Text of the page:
Myth and Meaning
Tuesday and Thursday, 11.30-12.50
Tuesday and Thursday, 11.30-12.50
No one can sensibly claim to understand myth. The category – ‘myth’ – resists definition. A vast amount of information, mostly in the form of narratives, has been assigned to it. We will be trying to come to terms with some of this information. Myths from around the world will be considered. A range of theoretical approaches will be employed. Ideology and the construction of meaning will be recurrent themes. The Greek mythical tradition will be explored in detail, especially in relation to religion, ritual and philosophy. After Spring Break the focus will be on myth in Latin literature.
Myth and Meaning
Claude Lévi-Strauss, Myth and Meaning (Paperback Edition), Toronto (1978)
W. Doty, Myth: A Handbook, Alabama (2004), chps. 1-2
Theogony and Works and Days
Hesiod, Theogony and Works and Days - NOTE: in the PDF text asterisks refer to explanatory notes which can be found at the end of the photocopy.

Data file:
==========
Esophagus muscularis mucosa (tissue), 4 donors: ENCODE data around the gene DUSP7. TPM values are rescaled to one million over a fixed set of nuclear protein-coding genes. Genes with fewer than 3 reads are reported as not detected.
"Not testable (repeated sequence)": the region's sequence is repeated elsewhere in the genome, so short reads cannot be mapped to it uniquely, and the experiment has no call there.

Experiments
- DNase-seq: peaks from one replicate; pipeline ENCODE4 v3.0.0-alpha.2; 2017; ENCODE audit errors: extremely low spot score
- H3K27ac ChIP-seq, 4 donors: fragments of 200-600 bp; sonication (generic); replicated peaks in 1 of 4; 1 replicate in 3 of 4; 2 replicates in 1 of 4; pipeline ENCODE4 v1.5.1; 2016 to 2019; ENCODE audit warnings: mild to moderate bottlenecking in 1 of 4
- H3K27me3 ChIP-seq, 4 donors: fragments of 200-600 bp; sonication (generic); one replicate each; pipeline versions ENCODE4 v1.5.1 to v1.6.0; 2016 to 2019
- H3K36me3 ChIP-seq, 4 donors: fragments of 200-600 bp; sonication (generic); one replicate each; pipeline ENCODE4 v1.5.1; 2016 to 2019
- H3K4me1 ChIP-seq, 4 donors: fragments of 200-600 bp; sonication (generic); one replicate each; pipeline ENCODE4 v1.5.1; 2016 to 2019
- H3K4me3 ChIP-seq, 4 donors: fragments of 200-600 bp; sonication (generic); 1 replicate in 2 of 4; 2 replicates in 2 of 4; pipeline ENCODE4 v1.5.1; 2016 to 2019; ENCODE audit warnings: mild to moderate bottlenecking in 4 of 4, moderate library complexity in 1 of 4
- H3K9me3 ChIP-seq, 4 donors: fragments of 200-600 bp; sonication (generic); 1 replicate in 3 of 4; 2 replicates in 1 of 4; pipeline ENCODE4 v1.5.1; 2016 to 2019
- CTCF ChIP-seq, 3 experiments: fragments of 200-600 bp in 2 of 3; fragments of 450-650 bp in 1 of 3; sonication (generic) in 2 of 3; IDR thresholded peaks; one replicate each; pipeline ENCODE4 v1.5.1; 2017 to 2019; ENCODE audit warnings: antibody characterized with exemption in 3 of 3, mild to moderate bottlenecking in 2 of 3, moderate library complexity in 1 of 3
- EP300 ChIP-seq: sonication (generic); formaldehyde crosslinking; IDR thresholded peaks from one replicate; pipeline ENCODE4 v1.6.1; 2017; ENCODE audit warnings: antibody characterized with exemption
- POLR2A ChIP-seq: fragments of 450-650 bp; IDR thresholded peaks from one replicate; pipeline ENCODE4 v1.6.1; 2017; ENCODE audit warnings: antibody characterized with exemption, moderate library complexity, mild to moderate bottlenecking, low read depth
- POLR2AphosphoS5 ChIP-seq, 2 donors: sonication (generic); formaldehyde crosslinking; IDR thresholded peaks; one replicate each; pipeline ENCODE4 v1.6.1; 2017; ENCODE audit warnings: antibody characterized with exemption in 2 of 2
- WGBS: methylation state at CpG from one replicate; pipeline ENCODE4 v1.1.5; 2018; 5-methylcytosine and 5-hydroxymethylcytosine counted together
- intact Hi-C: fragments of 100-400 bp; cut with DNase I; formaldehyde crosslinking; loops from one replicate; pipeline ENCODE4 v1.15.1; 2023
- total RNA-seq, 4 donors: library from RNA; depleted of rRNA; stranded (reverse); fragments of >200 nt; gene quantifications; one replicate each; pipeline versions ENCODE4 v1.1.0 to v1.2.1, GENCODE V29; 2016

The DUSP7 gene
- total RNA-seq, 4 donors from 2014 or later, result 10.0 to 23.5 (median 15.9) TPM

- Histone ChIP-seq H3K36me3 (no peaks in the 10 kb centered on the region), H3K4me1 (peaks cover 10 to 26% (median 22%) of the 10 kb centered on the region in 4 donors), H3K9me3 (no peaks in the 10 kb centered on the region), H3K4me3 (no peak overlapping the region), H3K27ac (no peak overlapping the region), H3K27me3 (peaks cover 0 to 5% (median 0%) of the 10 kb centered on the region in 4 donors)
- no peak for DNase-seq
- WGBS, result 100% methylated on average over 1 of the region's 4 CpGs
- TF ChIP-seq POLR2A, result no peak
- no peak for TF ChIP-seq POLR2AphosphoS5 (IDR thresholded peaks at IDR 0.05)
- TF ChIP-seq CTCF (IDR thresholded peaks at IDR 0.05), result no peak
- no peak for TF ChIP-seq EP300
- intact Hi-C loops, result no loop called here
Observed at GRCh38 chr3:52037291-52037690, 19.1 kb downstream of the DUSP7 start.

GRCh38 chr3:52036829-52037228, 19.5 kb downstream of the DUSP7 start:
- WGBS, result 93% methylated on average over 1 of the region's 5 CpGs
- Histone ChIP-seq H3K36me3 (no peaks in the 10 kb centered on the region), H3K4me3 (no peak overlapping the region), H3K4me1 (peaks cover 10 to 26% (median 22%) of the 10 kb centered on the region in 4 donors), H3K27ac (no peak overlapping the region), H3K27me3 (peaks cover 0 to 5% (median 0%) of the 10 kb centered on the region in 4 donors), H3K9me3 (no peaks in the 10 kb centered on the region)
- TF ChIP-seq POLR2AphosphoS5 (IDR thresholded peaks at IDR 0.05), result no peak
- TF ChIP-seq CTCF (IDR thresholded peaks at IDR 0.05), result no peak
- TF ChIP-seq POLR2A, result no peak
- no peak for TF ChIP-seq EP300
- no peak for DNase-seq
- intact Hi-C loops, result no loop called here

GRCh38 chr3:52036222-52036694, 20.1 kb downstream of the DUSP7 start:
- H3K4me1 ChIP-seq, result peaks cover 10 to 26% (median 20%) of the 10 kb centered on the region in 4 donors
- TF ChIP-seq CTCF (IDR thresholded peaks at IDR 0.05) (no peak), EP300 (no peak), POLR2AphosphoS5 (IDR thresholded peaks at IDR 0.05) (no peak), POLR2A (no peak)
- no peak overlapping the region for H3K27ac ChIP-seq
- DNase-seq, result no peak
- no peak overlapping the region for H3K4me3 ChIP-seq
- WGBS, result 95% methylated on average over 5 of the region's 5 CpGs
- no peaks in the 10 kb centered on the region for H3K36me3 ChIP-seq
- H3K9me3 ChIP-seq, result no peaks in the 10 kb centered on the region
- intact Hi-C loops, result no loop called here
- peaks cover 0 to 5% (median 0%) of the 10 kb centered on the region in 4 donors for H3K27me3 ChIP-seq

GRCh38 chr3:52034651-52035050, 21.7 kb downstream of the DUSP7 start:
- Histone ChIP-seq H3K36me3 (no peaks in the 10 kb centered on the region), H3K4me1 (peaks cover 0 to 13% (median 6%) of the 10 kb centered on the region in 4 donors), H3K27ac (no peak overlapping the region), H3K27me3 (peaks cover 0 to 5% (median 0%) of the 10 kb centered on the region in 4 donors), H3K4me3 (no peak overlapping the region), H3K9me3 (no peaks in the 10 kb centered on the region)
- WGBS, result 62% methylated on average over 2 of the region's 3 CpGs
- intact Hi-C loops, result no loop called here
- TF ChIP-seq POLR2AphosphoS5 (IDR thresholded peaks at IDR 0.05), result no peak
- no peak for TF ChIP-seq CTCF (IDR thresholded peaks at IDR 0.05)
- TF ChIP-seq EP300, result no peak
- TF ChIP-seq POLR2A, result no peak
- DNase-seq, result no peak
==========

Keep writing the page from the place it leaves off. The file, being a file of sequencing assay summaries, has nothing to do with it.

Recommended translations: Stanley Lombardo, Read How You Want (2006); M. L. West, Oxford World’s Classics (2009)
Structuralism and myth
E. Csapo, Theories of Mythology, Indiana (2004), chp. 5
Near Eastern myths
'Introduction' and 'Hurrian Myths' in Harry A. Hoffner, Jr., Hittite Myths (Second Edition), Society of Biblical Literature (1991)
‘Atrahasis’ and ‘The Epic of Creation’ in Myths from Mesopotamia: Creation, the Flood, Gilgamesh, and Others, tr. Stephanie Dalley, Oxford (1989)
‘The Baal Cycle’ in Simon Parker, Ugaritic Narrative Poetry, Society of Biblical Literature (1997)
Freudian myth analysis (Feb 12)
E. Csapo, Theories of Mythology, Indiana (2004), chp. 3
R. Caldwell, ‘The Psychoanalytic Interpretation of Greek Myth’, pp. 344-389 in L. Edmunds (ed.), Approaches to Greek Myth, Johns Hopkins (1990)
Lillian E. Doherty, Gender and the Interpretation of Classical Myth, Duckworth (2001), pp. 46-67
Myths from around the world (Feb 14)
W. Doty, Myth: A Handbook, Alabama (2004), pp. 39-85
Claude Lévi-Strauss, The Raw and the Cooked, tr. J and D. Weightman, Harper and Row (1969), chp. 1 - NOTE: You may, if you wish, read only the myths themselves and not the extra information supplied in the chapter. However, if you have the time, the extra information is highly recommended.
Eva M. Thury and Margaret K. Devinney, Introduction to Mythology: Contemporary Approaches to Classical and World Myths (3rd edition), OUP (2013), chp. 10
5-PAGE PAPER DUE – example topics:
- What is the best way to analyze myths? In defending your thesis you should analyze at least three myths.
- Why did Hesiod write Theogony and/or Works and Days?
- Analyze a myth or myth system in detail.
C. G. Jung and his legacy (Feb 19)